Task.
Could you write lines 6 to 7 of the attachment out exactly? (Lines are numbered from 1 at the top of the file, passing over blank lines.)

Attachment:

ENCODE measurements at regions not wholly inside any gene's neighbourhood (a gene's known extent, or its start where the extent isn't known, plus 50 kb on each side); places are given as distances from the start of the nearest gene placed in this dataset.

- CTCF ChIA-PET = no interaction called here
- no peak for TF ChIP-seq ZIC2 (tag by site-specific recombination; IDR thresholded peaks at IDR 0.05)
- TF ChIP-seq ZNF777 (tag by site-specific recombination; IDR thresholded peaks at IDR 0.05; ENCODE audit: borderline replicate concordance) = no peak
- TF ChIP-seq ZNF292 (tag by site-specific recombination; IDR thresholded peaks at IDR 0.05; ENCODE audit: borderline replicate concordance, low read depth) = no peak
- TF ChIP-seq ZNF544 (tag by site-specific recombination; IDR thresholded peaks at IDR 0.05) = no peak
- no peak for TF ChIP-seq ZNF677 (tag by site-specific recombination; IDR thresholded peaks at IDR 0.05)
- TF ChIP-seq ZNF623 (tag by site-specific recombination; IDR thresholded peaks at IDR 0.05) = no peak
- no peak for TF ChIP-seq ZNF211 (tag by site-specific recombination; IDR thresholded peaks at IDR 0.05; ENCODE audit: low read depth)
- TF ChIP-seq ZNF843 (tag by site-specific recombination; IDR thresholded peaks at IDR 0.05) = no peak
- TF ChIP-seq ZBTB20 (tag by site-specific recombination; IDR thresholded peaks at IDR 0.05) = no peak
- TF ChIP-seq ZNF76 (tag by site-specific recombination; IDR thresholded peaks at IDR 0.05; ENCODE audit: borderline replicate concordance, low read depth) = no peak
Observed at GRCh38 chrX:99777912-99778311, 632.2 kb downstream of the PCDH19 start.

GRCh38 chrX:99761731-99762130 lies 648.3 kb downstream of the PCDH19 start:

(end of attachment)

- TF ChIP-seq ZNF544 (tag by site-specific recombination; IDR thresholded peaks at IDR 0.05) = no peak
- no peak for TF ChIP-seq ZNF677 (tag by site-specific recombination; IDR thresholded peaks at IDR 0.05)